Rochester Institute of Technology students and family members will get a first-hand glimpse at one of the most dynamic temporary outdoor structures in the world this weekend—that is if Mother Nature does her part.
A team of students, led by Lancelot Coar, professor of architecture at University of Manitoba, has constructed the frame for the hut consisting of fiberglass rebar and a cloth shell. The structure is part of RIT’s Freeze Fest 2012 celebration.
Students describe the construction as looking like a skeletonized fish. The 50-foot-long structure, which is meant to embrace winter weather conditions, remakes a common student walkway into a momentous campus experience. Coar was invited to participate and is working directly with professor Amos Scully from RIT’s College of Imaging Arts and Sciences.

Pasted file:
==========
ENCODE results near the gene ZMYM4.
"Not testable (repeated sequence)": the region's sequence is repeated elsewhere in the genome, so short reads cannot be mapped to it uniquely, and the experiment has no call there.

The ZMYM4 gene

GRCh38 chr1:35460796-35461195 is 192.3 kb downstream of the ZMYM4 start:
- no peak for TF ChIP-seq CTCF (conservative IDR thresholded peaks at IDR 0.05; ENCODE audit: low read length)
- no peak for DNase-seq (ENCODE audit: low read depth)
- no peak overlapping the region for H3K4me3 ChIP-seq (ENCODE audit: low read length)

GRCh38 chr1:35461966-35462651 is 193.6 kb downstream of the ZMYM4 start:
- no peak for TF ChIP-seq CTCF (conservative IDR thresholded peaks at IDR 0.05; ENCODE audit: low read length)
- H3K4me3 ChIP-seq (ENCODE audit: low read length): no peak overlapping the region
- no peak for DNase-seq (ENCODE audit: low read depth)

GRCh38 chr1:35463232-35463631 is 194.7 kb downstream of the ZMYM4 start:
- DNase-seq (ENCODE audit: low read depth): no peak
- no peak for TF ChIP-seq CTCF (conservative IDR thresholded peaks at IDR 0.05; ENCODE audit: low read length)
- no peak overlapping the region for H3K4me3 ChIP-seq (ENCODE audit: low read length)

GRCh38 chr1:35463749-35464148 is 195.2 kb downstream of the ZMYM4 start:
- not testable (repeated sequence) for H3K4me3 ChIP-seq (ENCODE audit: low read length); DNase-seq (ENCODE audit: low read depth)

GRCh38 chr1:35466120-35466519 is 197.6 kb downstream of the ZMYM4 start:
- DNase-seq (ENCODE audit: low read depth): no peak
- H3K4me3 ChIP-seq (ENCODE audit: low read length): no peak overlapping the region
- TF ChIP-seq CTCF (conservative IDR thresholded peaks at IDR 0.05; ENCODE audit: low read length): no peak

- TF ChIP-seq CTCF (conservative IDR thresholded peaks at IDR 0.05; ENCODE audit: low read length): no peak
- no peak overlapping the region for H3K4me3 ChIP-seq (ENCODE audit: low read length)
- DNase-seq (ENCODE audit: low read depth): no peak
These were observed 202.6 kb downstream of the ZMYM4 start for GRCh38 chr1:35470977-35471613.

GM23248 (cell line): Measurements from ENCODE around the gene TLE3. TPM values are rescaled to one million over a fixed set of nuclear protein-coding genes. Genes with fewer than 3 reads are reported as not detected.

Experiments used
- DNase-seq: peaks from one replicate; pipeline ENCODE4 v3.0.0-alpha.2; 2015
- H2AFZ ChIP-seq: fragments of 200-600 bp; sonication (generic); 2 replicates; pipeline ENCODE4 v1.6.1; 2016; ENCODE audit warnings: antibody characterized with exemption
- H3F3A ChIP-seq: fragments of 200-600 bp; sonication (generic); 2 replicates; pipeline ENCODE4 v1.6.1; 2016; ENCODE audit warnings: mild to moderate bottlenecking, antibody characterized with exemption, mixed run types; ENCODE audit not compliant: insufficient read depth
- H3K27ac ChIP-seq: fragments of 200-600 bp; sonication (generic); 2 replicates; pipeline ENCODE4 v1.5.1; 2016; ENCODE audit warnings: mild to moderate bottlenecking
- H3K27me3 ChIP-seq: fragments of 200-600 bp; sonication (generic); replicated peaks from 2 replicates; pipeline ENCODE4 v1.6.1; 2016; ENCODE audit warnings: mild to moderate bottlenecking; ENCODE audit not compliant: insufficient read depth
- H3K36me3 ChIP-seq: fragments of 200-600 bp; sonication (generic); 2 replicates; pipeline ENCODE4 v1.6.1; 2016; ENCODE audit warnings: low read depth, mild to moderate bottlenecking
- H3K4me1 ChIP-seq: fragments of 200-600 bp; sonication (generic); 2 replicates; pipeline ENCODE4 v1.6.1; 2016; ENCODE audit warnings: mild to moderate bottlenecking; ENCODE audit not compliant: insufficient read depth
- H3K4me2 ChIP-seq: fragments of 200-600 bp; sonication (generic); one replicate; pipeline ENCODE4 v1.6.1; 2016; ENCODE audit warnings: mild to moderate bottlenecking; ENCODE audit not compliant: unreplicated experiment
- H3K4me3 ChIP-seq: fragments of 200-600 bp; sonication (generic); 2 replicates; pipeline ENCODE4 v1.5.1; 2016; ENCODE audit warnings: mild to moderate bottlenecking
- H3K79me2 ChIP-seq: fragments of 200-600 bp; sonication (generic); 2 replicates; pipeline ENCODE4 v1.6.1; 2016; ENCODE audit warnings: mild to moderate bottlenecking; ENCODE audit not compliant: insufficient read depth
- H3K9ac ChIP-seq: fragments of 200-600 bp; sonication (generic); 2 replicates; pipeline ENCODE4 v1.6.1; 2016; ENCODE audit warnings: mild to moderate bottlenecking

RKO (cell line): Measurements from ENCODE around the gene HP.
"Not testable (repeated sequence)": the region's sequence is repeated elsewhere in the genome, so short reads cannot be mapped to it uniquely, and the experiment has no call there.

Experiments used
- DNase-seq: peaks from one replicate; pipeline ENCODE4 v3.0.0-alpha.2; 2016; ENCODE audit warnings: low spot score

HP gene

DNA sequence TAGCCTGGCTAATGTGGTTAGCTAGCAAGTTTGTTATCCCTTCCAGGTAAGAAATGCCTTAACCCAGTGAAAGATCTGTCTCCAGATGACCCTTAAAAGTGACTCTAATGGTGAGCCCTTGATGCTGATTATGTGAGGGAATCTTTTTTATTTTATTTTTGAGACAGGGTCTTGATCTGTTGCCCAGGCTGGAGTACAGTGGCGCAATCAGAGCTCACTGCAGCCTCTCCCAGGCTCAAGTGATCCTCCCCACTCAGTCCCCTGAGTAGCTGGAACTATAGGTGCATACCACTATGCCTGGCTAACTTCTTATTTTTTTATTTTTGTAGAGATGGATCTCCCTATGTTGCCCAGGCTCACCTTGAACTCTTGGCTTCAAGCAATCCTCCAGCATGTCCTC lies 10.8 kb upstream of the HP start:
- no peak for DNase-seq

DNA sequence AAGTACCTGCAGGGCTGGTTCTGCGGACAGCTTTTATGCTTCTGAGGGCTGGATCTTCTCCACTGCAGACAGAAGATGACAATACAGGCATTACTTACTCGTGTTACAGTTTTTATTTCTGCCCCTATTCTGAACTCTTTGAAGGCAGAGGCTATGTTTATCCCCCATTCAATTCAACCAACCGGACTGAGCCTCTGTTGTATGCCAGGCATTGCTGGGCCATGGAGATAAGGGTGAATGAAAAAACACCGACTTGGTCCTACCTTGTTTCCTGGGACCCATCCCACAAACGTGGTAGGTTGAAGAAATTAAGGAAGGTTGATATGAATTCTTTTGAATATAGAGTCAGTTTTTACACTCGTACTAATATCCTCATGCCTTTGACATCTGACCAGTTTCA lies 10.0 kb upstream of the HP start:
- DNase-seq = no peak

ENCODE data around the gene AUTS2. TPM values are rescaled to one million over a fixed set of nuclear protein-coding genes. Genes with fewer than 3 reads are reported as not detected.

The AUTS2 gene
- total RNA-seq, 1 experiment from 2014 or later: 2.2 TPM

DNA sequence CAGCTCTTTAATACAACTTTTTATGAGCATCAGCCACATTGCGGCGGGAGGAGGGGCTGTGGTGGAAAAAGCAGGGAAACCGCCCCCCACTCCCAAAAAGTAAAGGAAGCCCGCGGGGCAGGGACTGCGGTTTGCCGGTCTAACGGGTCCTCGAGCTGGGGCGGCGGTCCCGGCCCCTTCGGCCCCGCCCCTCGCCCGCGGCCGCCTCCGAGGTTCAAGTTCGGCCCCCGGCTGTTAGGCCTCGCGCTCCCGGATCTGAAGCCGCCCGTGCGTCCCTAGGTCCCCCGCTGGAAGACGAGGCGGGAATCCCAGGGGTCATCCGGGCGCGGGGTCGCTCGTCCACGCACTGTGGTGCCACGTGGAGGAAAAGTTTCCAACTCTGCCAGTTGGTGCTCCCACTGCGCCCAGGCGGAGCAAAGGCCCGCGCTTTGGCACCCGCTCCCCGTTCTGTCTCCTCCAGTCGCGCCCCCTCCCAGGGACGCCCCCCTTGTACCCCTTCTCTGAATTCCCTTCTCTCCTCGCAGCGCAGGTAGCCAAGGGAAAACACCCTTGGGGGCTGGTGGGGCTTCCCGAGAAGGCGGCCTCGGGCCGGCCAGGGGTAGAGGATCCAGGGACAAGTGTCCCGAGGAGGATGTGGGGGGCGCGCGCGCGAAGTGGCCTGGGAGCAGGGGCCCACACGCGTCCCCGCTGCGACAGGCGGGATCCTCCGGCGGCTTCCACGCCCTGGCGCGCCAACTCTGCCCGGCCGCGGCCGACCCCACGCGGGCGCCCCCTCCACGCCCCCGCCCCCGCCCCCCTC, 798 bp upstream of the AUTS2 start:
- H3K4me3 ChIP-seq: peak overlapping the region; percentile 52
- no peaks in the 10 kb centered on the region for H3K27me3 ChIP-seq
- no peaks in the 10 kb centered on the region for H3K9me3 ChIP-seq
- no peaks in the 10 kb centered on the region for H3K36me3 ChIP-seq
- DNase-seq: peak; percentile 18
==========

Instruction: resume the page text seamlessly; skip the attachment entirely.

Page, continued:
“It’s really a unique structure in terms of visual aesthetic and practical construction principles,” says Coar. “Its purpose is to study and explore the formal and structural potentials inherent in building materials and its relationship to the environment. Students are really excited about the project.”
The structure is scheduled to be sprayed with water—turning to ice. Whether it actually becomes an ice hut is dependent on the weather. The structure will be at the Greek Lawn on RIT’s campus through Feb. 7 and is free and open to the public.